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The New York Times interactive published a look back at the 2020 fire season in California and its devastating impact on three iconic tree species — the coastal redwood, the giant sequoia, and the Joshua tree. Thousands of them — some of which were hundreds or even thousands of years old — burned in the space of weeks. The story, by John Branch with photos by Max Whittaker, and graphics by Veronica Penney, is visually stunning and poignantly written.
“The enchantment that California’s forests provoke can be scientific or spiritual. For the state’s three famous plant species, it is probably both. The allure stems from each one’s unique blend of size, shape and age. Their heft, their height, their persistence. Their sheer audacity.
They are never found together. Yet they share an uncommon ability to silently stand there and elicit a reaction — gasps, giggles, photographs, memories. How many other trees can attract a crowd?
Resiliency is key to their magnetism. They survive where others would not. They stand their ground, with panache.”
Why This Matters: Fires burned more than 4 million acres in California this year and because of climate change, many scientists believe these trees, which had survived for hundreds of years, will take hundreds of years to come back.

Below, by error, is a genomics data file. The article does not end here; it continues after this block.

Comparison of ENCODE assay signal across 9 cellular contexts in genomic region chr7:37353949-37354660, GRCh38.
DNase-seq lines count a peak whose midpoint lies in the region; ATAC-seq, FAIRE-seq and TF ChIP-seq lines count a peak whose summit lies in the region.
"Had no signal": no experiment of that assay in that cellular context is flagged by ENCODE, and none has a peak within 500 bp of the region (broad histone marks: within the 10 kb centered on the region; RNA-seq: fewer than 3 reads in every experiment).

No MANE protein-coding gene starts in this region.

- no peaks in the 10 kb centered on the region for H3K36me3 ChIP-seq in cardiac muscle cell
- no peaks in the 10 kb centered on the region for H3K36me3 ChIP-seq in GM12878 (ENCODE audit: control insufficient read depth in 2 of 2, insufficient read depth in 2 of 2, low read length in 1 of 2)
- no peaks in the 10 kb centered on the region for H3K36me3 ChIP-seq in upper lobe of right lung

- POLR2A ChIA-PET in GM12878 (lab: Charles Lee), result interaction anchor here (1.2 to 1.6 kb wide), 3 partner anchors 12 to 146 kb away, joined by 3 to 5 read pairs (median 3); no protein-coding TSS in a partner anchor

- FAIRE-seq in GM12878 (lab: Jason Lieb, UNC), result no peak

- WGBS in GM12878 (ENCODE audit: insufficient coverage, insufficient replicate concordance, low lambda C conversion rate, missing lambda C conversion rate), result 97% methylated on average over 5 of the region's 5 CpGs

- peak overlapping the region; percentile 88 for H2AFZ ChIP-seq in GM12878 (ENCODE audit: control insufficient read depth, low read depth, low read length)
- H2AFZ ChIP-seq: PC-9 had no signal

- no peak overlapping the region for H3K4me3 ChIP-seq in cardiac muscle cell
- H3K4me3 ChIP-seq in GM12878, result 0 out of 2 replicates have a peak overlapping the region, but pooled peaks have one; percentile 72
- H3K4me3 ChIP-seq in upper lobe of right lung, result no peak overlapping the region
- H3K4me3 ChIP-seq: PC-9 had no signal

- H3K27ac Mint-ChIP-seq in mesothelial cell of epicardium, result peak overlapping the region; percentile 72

Humans need forests for our survival, from the air we breathe to the wood we use. These ecosystems also provide livelihoods for people, offer watershed protection, prevent soil erosion, and mitigate climate change. Unfortunately, a new report from World Wildlife Fund (WWF) titled “Deforestation Fronts: Drivers and Responses in a Changing World” reveals that more […]
Brazilian President Jair Bolsonaro’s most recent effort to reduce the destruction of the Amazon rainforest has failed, The Washington Post reports. Bolsonaro’s plan to deploy military troops and take illegal mining operations by surprise ultimately failed when miners got wind of it.
Why This Matters: The health of the Amazon rainforest is crucial in the fight against climate change.
This year will be remembered for literally turning the sky red — wildfires in California were so severe that they cast a red pall across large areas of the state — and the photos were the most vivid sign yet that climate change is not some future apocalypse, but is already upon us.
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